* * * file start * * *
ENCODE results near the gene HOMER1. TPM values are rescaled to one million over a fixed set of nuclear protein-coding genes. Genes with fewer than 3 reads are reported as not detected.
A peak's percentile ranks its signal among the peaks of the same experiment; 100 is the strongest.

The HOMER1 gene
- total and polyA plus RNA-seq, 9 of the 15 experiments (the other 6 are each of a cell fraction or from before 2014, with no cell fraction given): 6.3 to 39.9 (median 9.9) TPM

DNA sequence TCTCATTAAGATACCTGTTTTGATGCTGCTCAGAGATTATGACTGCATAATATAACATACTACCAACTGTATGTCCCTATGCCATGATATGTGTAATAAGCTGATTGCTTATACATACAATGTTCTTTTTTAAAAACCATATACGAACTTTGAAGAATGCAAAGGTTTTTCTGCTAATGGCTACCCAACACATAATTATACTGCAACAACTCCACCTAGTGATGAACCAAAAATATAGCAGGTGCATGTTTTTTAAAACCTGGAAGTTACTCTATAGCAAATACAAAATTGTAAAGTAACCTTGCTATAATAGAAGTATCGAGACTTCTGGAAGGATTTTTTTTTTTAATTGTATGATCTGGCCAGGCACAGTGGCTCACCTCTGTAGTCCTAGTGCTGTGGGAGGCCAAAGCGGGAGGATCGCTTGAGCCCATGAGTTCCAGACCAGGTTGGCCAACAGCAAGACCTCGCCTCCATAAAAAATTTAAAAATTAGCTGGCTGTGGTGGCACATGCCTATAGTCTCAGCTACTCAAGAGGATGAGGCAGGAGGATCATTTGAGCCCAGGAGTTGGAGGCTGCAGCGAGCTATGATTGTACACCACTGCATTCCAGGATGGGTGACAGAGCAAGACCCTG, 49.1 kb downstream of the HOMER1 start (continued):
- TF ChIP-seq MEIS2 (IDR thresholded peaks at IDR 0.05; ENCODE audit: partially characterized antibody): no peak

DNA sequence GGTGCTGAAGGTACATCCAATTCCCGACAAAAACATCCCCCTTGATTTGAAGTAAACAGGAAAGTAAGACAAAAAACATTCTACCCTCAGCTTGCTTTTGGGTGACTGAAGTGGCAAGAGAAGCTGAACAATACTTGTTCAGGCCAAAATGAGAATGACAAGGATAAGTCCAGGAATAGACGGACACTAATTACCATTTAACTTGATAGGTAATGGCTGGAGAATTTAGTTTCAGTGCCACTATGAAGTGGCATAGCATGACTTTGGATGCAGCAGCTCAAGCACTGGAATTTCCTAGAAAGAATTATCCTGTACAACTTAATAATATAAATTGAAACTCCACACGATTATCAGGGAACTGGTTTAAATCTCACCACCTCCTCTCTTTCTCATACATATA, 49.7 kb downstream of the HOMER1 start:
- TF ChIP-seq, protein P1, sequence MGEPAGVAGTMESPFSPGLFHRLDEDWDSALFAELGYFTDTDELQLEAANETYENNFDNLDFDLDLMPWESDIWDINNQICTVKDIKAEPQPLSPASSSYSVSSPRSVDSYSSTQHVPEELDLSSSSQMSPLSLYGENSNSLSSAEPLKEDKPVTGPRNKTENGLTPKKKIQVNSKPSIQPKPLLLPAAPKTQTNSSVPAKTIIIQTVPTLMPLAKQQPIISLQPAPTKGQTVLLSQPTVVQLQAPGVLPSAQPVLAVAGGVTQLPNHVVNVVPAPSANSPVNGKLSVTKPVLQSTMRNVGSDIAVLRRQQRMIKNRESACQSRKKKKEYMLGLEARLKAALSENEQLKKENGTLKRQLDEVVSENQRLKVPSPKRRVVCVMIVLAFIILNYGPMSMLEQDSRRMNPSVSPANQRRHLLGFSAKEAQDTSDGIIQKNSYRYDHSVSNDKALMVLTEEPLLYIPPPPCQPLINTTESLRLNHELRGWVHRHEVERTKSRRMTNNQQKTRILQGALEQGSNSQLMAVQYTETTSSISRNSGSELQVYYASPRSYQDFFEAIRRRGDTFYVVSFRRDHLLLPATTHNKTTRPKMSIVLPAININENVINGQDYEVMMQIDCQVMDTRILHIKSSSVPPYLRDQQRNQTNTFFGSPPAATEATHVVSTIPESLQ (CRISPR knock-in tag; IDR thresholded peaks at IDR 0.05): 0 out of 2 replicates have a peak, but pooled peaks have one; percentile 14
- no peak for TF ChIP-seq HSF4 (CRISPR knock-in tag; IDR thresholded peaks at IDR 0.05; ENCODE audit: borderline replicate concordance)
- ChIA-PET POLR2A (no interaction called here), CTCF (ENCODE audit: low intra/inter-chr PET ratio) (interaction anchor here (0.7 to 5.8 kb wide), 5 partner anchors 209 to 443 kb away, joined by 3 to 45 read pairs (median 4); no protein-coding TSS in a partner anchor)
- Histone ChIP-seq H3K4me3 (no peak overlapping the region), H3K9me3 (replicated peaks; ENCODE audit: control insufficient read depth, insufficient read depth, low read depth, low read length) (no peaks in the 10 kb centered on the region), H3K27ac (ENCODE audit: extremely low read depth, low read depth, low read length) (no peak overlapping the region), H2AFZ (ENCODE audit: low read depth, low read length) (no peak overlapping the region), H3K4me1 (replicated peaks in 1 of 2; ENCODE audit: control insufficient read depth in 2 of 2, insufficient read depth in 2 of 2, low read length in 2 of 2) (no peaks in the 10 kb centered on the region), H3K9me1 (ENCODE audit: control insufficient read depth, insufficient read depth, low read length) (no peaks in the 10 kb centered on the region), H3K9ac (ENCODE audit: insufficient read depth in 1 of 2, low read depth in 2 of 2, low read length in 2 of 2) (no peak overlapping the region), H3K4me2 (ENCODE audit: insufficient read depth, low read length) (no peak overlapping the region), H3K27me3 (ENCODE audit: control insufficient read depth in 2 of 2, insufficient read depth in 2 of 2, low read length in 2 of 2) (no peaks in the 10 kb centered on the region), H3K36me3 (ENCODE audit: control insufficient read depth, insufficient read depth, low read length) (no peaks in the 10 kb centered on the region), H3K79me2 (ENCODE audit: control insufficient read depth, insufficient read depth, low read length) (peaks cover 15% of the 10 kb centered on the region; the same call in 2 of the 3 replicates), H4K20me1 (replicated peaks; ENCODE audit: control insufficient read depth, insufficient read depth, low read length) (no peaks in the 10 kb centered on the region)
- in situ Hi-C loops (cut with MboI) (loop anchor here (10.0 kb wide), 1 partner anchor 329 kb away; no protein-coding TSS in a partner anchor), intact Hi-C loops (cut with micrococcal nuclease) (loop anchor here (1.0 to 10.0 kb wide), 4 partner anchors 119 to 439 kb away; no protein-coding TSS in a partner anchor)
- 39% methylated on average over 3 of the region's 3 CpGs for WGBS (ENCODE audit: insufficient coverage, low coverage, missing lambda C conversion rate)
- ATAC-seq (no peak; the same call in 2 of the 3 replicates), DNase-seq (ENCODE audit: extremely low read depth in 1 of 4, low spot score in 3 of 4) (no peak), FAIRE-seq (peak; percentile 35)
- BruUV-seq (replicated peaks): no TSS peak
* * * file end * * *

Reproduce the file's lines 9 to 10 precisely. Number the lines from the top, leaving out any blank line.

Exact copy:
- no peak for TF ChIP-seq HSF4 (CRISPR knock-in tag; IDR thresholded peaks at IDR 0.05; ENCODE audit: borderline replicate concordance)
- ChIA-PET POLR2A (no interaction called here), CTCF (ENCODE audit: low intra/inter-chr PET ratio) (interaction anchor here (0.7 to 5.8 kb wide), 5 partner anchors 209 to 443 kb away, joined by 3 to 45 read pairs (median 4); no protein-coding TSS in a partner anchor)